Gluten-Free, Supercharged Moroccan Quinoa “Cous Cous”

3/4 c shallots, chopped

1 t coconut oil

3 c broth (chicken or vegetable)

1/2 t Himalayan salt

1/2 t pepper

1 1/2 c quinoa grains, rinsed well

1/4 c currants

1/4 c pine nuts, toasted

In saucepan, saute shallots in coconut oil for 2 minutes, until translucent. Add stock, salt and pepper and bring to a boil.  Add grains and boil 15 minutes on a medium heat. When done, turn off heat and stir in toasted pine nuts and currants.


Quinoa Souffle “Matzoh” Balls–This recipe is a gluten-free, updated twist on a fabulous gourmet matzoh ball recipe from Chef Jeff Nathan.

3 eggs separated

1/4 c canola oil

1 t Himalayan salt

1 t freshly ground pepper

1 t parsley, chopped

1 c quinoa flakes

1/2 t baking powder

1/2 t xantham gum

1 t onion flakes, optional

Fill large pot with water and put over high heat to boil.  Meanwhile, mix yolks with oil, salt, pepper and parsley.  In a second bowl, whip egg  whites to soft peaks (not stiff, dry peaks). In third bowl, combine last four dry ingredients.  Stir yolks into dry ingredients.  Next, fold egg whites into “dough”.  Let dough sit 20 minutes.  Using a teaspoon, scoop dough and form into small balls about 1 1/2″ wide; they will expand as they boil.  Drop into boiling water.  Turn balls after a few minutes to be sure both sides are evenly cooked.  Boil for 20 minutes. Voila!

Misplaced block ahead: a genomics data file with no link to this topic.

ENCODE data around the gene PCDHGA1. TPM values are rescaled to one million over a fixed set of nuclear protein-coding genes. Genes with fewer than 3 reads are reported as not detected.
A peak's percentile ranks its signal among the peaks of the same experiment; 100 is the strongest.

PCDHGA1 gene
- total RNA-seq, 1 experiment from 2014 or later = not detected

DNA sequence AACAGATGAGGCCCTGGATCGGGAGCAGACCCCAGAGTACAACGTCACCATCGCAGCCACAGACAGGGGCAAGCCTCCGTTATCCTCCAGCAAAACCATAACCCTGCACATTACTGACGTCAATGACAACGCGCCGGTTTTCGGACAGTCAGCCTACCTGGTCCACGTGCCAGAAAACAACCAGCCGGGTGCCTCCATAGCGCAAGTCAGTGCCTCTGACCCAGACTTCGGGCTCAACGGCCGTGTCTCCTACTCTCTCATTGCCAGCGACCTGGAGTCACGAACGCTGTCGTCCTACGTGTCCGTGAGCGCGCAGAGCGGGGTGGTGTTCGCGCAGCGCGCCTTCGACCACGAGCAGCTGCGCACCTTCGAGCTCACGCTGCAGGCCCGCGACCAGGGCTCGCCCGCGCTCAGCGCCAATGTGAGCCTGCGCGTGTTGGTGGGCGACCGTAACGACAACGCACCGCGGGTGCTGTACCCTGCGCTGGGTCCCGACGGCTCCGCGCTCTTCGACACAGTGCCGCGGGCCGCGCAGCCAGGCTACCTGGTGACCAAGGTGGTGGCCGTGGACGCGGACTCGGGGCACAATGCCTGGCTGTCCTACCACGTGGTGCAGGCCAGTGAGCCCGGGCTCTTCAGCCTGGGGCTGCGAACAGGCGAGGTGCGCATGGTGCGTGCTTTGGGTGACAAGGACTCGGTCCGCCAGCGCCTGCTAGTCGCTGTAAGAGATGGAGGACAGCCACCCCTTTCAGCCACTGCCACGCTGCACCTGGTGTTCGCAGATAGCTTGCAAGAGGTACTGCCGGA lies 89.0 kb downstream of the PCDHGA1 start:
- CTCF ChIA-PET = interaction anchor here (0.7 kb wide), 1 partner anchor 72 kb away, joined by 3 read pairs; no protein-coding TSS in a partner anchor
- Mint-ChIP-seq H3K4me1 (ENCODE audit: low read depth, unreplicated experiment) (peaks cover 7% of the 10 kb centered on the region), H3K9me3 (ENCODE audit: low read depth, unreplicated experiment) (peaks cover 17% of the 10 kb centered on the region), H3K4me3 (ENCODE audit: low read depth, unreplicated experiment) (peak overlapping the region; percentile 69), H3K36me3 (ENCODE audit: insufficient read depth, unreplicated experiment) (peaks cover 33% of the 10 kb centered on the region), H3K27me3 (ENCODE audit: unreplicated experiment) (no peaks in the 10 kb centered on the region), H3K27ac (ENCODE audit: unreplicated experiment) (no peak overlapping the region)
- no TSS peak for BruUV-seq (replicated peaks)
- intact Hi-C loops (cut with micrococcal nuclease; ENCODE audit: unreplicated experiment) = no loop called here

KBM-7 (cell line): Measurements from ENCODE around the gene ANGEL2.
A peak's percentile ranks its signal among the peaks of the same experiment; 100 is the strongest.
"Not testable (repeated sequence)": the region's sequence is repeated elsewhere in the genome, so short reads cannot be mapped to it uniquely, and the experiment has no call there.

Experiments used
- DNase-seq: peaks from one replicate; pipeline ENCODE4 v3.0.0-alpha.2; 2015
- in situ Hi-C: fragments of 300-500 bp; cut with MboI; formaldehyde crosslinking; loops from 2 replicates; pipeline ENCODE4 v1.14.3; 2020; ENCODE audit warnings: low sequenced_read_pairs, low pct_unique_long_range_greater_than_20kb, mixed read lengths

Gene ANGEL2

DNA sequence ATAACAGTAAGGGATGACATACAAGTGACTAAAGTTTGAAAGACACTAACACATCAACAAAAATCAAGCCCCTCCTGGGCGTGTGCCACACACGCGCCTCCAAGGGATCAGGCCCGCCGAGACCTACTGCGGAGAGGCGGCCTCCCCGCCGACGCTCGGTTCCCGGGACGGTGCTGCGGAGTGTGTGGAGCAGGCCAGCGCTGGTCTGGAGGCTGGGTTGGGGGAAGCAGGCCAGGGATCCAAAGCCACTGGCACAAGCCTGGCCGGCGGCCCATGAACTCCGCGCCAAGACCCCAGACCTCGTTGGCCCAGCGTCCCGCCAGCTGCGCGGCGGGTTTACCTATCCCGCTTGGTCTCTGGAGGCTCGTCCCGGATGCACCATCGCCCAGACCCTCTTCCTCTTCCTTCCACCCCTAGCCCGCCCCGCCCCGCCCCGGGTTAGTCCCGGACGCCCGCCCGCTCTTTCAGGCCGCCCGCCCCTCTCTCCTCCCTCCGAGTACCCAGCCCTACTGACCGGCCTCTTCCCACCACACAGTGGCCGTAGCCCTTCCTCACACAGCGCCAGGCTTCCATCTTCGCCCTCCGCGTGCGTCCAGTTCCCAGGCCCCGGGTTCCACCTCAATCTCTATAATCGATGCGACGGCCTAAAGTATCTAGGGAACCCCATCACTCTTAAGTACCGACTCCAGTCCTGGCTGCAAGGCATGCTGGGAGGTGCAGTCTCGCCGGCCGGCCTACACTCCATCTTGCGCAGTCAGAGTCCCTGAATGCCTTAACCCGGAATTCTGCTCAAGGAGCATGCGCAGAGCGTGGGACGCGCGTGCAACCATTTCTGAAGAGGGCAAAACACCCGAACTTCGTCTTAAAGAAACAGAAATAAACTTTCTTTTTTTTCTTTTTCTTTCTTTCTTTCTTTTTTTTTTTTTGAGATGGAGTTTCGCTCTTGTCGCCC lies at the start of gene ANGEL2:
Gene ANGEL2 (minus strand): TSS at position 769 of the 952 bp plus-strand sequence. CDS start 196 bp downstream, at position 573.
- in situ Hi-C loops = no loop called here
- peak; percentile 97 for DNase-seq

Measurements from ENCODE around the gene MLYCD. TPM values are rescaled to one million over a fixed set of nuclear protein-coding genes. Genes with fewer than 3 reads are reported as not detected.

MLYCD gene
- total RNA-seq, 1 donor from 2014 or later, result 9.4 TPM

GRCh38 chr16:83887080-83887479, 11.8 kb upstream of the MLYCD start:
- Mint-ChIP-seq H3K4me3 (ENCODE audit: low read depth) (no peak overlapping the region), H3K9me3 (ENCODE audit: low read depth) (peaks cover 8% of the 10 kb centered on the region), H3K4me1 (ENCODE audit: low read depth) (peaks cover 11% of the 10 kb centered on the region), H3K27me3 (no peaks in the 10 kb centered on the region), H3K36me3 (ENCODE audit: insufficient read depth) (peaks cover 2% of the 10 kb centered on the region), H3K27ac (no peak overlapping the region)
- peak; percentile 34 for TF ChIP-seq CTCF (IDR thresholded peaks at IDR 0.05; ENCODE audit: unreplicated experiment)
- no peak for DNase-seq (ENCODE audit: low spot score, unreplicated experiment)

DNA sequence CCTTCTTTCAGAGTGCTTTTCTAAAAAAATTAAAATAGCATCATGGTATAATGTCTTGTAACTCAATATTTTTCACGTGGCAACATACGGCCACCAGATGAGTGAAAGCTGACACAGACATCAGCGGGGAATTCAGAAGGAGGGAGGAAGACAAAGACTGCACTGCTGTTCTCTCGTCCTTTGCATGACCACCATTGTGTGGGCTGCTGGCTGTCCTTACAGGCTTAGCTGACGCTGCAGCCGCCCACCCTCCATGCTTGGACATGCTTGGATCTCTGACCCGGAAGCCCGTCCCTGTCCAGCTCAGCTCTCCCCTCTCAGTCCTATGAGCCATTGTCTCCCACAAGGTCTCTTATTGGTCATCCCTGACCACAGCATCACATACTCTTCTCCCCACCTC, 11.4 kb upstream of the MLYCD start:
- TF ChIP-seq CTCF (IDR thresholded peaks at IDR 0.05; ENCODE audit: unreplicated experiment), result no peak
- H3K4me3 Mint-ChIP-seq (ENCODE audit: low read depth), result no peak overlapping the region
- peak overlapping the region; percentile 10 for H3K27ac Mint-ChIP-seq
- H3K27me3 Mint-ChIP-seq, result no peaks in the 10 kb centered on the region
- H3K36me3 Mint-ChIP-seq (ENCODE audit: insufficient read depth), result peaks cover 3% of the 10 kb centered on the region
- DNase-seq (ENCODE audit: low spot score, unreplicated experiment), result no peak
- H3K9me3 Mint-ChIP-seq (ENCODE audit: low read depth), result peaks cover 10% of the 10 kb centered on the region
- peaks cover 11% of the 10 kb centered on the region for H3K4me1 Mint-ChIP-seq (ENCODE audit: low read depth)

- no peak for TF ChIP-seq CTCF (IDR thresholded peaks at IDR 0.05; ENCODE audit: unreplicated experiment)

When to Choose Organic Produce

Did you see “Food Inc.”?  Has it changed your supermarket behavior?  It did mine.  Having followed Michael Pollan’s sage advice since, I buy organic foods whenever possible in my local supermarket, specialty markets and farmer’s markets.  According to Pollan, buying produce grown in healthy soil “benefits not only your health (by, among other things, reducing your exposure to pesticides and pharmaceuticals), but also the health of the people who grow the foods as well as the people who live downstream and downwind of the farms where it is grown.”  I’ll take my local farmer’s produce over Monsanto’s any day.  That said, this is an expensive choice.  Another option is to become informed about which organic foods are most worthy of your hard-earned money.